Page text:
Mel Fisher Maritime Museum Reefs Wrecks and Rascals
The end of the seventeenth century saw the greatest outburst of piracy in the history of seafaring. Ironically called â€œthe Golden Age of Piracyâ€, the era lasted from around 1700 until 1730. Although the most troubled area was the Caribbean, piracy was also rife off the Eastern seaboard of America, in the Indian Ocean and off the West Coast of Africa (where the â€œPirate Roundâ€ followed the trade routes from India to America via Africa).
Pirates such as Blackbeard and Bartholomew Roberts now seem larger than life. What we really know of them is surprisingly little, the recollections of ex-pirates, former victims, naval officers who encountered them or the records of courtrooms and confessions. One other source is the book â€œA General History of the Robberies and Murders of the most notorious Pyratesâ€. The author, alleged to be Charles Johnston had extensive first-hand knowledge of piracy, and it is suggested that Johnston was the nom-de-plume for Daniel Defoe, ex-privateer and author of â€œRobinson Crusoeâ€.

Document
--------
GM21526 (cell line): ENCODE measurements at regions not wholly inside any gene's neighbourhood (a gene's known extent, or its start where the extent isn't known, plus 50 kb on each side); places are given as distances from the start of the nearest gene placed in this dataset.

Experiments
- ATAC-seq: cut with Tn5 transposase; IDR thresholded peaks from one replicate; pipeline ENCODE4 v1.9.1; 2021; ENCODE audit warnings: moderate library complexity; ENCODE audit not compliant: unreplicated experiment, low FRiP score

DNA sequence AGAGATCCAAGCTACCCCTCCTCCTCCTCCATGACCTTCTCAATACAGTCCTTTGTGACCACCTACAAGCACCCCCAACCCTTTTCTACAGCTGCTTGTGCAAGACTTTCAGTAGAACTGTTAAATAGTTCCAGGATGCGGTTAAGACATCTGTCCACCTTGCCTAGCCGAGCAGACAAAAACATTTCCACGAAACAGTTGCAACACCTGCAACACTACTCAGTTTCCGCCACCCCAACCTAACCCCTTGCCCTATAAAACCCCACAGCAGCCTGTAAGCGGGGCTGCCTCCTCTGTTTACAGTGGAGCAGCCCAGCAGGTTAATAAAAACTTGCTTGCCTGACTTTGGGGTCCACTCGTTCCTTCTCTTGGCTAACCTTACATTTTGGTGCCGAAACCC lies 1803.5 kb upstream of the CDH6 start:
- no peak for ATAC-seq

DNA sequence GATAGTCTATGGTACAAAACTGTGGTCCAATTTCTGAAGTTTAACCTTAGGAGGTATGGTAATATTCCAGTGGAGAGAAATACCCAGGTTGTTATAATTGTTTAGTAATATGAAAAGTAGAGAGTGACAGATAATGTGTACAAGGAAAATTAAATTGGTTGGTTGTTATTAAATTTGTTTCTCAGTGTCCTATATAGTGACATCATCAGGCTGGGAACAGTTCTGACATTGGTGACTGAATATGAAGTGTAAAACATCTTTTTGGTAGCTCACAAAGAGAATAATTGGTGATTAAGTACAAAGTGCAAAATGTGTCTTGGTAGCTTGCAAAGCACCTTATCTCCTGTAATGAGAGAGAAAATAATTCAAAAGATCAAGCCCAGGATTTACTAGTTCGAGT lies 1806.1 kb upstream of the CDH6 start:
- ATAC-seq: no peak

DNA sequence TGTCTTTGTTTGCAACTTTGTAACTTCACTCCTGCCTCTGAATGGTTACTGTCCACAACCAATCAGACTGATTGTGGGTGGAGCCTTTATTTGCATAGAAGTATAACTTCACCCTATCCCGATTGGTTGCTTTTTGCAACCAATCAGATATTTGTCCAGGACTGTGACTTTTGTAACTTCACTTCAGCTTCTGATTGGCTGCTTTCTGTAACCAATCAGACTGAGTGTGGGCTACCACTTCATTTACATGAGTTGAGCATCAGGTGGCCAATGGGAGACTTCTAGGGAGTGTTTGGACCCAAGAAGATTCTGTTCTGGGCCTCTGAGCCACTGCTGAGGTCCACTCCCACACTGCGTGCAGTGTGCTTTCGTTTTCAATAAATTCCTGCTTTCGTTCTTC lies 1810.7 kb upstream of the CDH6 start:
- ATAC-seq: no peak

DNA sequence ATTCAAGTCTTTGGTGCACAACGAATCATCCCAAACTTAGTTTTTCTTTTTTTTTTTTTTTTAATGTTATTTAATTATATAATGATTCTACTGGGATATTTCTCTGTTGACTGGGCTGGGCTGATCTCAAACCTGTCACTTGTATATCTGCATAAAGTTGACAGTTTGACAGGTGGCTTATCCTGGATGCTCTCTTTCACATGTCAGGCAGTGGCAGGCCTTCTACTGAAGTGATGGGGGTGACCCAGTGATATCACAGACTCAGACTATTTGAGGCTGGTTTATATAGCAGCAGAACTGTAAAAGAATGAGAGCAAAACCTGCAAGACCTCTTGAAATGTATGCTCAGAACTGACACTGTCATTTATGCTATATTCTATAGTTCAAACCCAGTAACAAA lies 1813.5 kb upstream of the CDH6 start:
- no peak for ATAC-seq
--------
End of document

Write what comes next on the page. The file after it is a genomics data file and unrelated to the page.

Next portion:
The outbreak was the result of circumstances â€“ valuable cargoes were being shipped across the Atlantic, including gold, silver, and slaves. Meanwhile, a long period of conflict between England, France and Spain had been resolved, allowing the respective Navies to downsize and leaving ports full of unemployed sailors with no job prospects. Most pirates were American or English, and lack of strong colonial government made the American coast an ideal pirate hunting ground.
Slowly judicial and naval pressure put and end to the outbreak, and by 1730 it was all but over. Although later outbreaks of piracy occurred, this short era would remain lodged in popular culture as the â€œGolden Age of Piracyâ€.